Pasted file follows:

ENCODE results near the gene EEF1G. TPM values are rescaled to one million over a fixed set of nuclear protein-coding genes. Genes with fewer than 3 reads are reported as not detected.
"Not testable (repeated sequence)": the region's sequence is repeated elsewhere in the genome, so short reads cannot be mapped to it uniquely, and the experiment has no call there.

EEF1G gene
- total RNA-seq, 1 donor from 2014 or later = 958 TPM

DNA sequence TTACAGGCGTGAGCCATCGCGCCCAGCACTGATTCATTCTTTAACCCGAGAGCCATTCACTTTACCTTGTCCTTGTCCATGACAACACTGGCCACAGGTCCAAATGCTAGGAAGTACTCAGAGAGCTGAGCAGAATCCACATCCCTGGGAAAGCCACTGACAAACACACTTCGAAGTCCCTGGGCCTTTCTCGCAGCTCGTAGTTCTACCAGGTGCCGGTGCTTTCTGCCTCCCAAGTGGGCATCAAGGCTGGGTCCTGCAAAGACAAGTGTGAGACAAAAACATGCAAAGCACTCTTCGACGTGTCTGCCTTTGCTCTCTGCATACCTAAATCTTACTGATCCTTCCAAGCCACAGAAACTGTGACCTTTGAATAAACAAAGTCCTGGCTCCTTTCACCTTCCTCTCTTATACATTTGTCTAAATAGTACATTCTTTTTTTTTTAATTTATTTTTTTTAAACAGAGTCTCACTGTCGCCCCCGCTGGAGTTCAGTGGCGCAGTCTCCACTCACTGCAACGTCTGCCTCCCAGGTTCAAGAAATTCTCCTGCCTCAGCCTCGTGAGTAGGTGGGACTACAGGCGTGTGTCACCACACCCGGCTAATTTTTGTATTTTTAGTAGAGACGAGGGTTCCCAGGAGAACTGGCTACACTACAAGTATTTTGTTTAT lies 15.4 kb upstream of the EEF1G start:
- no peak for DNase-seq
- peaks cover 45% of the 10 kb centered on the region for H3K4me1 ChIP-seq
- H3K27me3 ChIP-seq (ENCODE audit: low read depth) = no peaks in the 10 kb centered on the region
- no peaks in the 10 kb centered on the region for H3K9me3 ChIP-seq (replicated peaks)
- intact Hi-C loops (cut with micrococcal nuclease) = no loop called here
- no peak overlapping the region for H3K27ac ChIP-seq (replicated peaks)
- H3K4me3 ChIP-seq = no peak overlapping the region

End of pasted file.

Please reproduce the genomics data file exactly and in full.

ENCODE results near the gene EEF1G. TPM values are rescaled to one million over a fixed set of nuclear protein-coding genes. Genes with fewer than 3 reads are reported as not detected.
"Not testable (repeated sequence)": the region's sequence is repeated elsewhere in the genome, so short reads cannot be mapped to it uniquely, and the experiment has no call there.

EEF1G gene
- total RNA-seq, 1 donor from 2014 or later = 958 TPM

DNA sequence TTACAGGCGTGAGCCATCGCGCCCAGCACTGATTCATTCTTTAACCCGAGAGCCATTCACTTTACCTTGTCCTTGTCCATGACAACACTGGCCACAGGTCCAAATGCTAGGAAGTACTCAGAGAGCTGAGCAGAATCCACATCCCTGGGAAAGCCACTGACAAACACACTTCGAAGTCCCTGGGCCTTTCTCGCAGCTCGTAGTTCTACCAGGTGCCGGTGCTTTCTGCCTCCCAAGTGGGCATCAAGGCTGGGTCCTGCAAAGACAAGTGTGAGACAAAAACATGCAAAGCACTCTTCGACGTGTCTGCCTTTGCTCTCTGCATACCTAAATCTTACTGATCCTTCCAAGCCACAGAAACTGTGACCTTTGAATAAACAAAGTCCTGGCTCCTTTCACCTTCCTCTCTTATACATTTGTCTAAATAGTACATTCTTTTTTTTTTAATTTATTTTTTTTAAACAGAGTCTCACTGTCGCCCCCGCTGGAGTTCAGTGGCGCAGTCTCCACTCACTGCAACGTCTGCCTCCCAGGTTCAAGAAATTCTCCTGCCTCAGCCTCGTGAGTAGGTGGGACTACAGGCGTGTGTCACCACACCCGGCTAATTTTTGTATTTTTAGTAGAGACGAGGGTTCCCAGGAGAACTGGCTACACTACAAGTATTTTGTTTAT lies 15.4 kb upstream of the EEF1G start:
- no peak for DNase-seq
- peaks cover 45% of the 10 kb centered on the region for H3K4me1 ChIP-seq
- H3K27me3 ChIP-seq (ENCODE audit: low read depth) = no peaks in the 10 kb centered on the region
- no peaks in the 10 kb centered on the region for H3K9me3 ChIP-seq (replicated peaks)
- intact Hi-C loops (cut with micrococcal nuclease) = no loop called here
- no peak overlapping the region for H3K27ac ChIP-seq (replicated peaks)
- H3K4me3 ChIP-seq = no peak overlapping the region